USA Today sports reporters are turning to selfie videos to update readers on rumors and breaking news.
The publisher’s newest video franchise, “What I’m Hearing,” features hundreds of USA Today network reporters covering sports across the country filing short-form video hits to quickly and accessibly fill in readers on what’s happening behind the scenes.
“At its core, it’s all about the daily news and rumor mill, built on our network of sports reporters,” said Robert Padavick, USA Today director of video franchises and special projects. “It’s primed for mobile and social, where we know our audiences increasingly are, and we want to continue to grow.”
“What I’m Hearing” launched a week prior to the Super Bowl as an extension of “Sports Pulse,” a voice-driven, hosted franchise which brings on reporters as guests. “What I’m Hearing” focuses strictly on the sort of content that would be found in a reporter’s notebook, such as transaction talk and breaking news, and packages them in 60- to 90-second chunks which are shot vertically to best optimize for Twitter. Reporters send in footage from the field, which are then touched up by USA Today’s video team, which pilots several other franchises across editorial verticals. Within 90 minutes, the video is live on the network. Ultimately, three to five videos are released each day on USA Today’s mobile and desktop programs as well as social channels.
Already, the videos have encountered success at a rate that “is a little surprising to us,” according to Padavick. February’s videos drew solid viewership, and the franchise is on pace to double in its second month. According to Padavick, social numbers are even higher.
“We’re seeing 20 to 50 percent growth month over month, and it’s the second-most engaged video franchise in our network,” he said. “We’re really excited in the middle of March Madness seeing strong participation by our reporters in the field.”
According to Russ Torres, USA Today vice president of video strategy, the sports department is something of a testing ground reporter-driven video content. Once the format is polished and fine-tuned, he expects it to possibly be rolled out to other editorial teams.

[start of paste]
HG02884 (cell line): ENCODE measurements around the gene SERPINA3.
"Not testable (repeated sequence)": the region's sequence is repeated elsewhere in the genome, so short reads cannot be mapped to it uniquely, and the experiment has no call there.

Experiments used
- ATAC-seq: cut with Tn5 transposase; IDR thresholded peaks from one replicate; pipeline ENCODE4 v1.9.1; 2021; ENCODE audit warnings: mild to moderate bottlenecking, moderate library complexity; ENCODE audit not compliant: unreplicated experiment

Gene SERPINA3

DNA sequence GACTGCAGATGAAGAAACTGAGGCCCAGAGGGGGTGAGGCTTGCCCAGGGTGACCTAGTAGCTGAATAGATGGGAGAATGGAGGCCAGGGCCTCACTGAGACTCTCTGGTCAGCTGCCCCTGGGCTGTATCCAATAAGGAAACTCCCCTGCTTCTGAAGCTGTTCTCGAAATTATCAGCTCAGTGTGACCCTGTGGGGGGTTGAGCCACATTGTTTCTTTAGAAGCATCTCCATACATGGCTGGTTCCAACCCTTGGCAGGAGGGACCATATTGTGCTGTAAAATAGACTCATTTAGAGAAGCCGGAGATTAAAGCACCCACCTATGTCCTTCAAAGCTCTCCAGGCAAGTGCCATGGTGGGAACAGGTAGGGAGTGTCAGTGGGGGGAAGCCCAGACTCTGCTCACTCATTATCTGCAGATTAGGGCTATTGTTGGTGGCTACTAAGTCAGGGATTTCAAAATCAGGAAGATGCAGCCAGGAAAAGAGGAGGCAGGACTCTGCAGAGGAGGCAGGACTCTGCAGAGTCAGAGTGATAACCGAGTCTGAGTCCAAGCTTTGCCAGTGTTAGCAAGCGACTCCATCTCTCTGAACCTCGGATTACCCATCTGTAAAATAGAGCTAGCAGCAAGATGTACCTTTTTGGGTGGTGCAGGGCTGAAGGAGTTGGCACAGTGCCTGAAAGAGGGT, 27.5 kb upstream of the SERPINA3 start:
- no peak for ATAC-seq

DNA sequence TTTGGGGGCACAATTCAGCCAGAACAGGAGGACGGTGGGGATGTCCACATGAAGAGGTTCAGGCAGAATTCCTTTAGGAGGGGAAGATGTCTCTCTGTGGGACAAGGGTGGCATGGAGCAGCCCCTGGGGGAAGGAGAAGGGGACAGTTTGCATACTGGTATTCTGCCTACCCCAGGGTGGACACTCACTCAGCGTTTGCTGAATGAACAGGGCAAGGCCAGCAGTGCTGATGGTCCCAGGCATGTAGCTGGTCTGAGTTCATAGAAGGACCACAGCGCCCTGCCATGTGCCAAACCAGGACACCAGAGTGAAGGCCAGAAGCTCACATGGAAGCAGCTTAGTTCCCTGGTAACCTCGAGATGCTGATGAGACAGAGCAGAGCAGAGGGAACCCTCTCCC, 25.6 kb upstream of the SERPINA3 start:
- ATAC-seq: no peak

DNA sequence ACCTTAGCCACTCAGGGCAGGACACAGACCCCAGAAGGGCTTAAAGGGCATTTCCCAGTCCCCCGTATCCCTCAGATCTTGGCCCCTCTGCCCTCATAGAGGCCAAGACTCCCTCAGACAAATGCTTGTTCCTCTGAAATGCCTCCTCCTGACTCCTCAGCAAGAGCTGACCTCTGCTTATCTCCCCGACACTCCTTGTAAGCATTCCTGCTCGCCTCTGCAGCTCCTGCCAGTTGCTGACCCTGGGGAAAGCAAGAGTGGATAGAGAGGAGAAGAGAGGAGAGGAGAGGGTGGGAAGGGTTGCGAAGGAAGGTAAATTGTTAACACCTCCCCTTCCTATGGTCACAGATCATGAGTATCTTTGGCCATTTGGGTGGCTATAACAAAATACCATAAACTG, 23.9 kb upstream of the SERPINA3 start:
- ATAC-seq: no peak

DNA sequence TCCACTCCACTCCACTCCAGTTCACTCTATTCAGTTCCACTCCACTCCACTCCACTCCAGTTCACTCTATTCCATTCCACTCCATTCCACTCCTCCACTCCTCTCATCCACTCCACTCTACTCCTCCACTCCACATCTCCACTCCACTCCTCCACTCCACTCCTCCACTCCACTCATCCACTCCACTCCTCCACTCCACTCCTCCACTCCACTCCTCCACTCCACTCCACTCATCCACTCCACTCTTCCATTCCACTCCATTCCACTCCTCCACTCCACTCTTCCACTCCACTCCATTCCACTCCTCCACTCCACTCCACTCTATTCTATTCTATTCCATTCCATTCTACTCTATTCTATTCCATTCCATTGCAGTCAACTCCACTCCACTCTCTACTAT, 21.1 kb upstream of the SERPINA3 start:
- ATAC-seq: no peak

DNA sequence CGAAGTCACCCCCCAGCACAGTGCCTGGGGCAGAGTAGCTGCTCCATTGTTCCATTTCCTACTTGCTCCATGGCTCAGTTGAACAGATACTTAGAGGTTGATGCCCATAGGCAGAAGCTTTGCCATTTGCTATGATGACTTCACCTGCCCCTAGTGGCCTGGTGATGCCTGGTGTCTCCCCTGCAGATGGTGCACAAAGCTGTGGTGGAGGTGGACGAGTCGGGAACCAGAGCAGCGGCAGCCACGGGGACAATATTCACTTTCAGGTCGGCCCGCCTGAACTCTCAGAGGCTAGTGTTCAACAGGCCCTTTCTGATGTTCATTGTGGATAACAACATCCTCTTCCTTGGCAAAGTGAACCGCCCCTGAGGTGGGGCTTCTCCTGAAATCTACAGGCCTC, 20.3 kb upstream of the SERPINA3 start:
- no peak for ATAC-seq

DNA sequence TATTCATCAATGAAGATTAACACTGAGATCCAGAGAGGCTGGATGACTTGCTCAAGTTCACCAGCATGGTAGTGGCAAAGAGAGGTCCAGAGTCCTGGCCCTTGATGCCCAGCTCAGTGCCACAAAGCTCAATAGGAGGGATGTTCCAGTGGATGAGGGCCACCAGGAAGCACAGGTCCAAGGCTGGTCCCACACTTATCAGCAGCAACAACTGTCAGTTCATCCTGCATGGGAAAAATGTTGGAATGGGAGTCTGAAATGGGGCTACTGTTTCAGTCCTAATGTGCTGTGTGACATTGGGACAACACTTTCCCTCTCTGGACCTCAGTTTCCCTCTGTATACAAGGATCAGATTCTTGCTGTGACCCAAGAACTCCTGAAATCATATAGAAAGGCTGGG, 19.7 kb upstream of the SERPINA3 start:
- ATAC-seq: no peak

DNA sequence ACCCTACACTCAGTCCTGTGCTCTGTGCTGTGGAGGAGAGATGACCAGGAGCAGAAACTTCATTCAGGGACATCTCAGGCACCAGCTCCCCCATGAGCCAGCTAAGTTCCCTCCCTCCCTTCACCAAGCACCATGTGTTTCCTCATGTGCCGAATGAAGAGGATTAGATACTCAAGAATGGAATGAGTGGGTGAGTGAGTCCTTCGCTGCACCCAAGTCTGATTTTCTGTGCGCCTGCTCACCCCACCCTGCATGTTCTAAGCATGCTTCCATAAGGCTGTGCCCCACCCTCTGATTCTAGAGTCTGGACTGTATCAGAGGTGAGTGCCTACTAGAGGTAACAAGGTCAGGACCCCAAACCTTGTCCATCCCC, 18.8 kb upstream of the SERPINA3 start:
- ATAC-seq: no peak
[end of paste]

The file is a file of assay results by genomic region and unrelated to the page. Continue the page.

“Sports is driven by readers and viewers who are enthusiasts that care about specific players, teams, leagues and even cities,” Torres said. “We see the potential to scale to an event like the 2020 election, with upwards of a dozen candidates and reporters spread across the country. This is a great way to file their reports and add video.”
Gannett, USA Today’s parent company, is currently investing heavily in video and moving the company through a digital transformation. Along with changing consumer habits, Padavick said video helps push engagement and increase followers on social channels based on their respective algorithms. In the case of “What I’m Hearing,” it can also compensate for not having live sports rights or highlights packages by offering behind-the-scenes expert reporting to add depth to the plays and moments of the day.
“We have this really great arsenal of reporters that can provide access to everything off the field and around the court,” Padavick said. “That gives us a great leg up as we can give context to the play.”
Padavick said “What I’m Hearing” has the green light to increase its brand through environmental activations and podcasts. That starts with more in-house contributors. Early on, a core of 10 to 20 reporters who were already active on video drove the franchise, but Padavick said more are buying in each day. Now that they are, the goal is to continue growing in waves over the next few months.
“We’re just scratching the surface,” he said.